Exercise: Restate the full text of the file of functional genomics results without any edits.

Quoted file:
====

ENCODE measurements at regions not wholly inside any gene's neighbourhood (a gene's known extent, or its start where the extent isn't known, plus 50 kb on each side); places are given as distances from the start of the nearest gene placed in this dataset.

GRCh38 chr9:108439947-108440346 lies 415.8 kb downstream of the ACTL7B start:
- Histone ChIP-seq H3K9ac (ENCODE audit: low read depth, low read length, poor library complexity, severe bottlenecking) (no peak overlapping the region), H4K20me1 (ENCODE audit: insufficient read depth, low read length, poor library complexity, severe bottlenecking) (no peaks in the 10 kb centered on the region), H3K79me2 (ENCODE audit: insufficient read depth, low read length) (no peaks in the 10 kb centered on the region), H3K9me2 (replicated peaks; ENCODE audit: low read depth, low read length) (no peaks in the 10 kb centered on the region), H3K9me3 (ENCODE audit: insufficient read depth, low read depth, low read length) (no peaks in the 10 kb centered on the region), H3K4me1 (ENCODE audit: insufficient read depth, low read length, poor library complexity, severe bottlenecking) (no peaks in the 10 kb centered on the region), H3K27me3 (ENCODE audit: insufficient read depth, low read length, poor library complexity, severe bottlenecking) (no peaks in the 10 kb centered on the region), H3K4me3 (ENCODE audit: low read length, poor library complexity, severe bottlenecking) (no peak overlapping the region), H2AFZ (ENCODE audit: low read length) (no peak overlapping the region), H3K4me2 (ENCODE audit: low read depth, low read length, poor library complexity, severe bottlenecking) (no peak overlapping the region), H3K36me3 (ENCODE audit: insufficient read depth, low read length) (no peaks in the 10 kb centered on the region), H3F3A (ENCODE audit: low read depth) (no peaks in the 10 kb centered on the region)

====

ENCODE measurements at regions not wholly inside any gene's neighbourhood (a gene's known extent, or its start where the extent isn't known, plus 50 kb on each side); places are given as distances from the start of the nearest gene placed in this dataset.

GRCh38 chr9:108439947-108440346 lies 415.8 kb downstream of the ACTL7B start:
- Histone ChIP-seq H3K9ac (ENCODE audit: low read depth, low read length, poor library complexity, severe bottlenecking) (no peak overlapping the region), H4K20me1 (ENCODE audit: insufficient read depth, low read length, poor library complexity, severe bottlenecking) (no peaks in the 10 kb centered on the region), H3K79me2 (ENCODE audit: insufficient read depth, low read length) (no peaks in the 10 kb centered on the region), H3K9me2 (replicated peaks; ENCODE audit: low read depth, low read length) (no peaks in the 10 kb centered on the region), H3K9me3 (ENCODE audit: insufficient read depth, low read depth, low read length) (no peaks in the 10 kb centered on the region), H3K4me1 (ENCODE audit: insufficient read depth, low read length, poor library complexity, severe bottlenecking) (no peaks in the 10 kb centered on the region), H3K27me3 (ENCODE audit: insufficient read depth, low read length, poor library complexity, severe bottlenecking) (no peaks in the 10 kb centered on the region), H3K4me3 (ENCODE audit: low read length, poor library complexity, severe bottlenecking) (no peak overlapping the region), H2AFZ (ENCODE audit: low read length) (no peak overlapping the region), H3K4me2 (ENCODE audit: low read depth, low read length, poor library complexity, severe bottlenecking) (no peak overlapping the region), H3K36me3 (ENCODE audit: insufficient read depth, low read length) (no peaks in the 10 kb centered on the region), H3F3A (ENCODE audit: low read depth) (no peaks in the 10 kb centered on the region)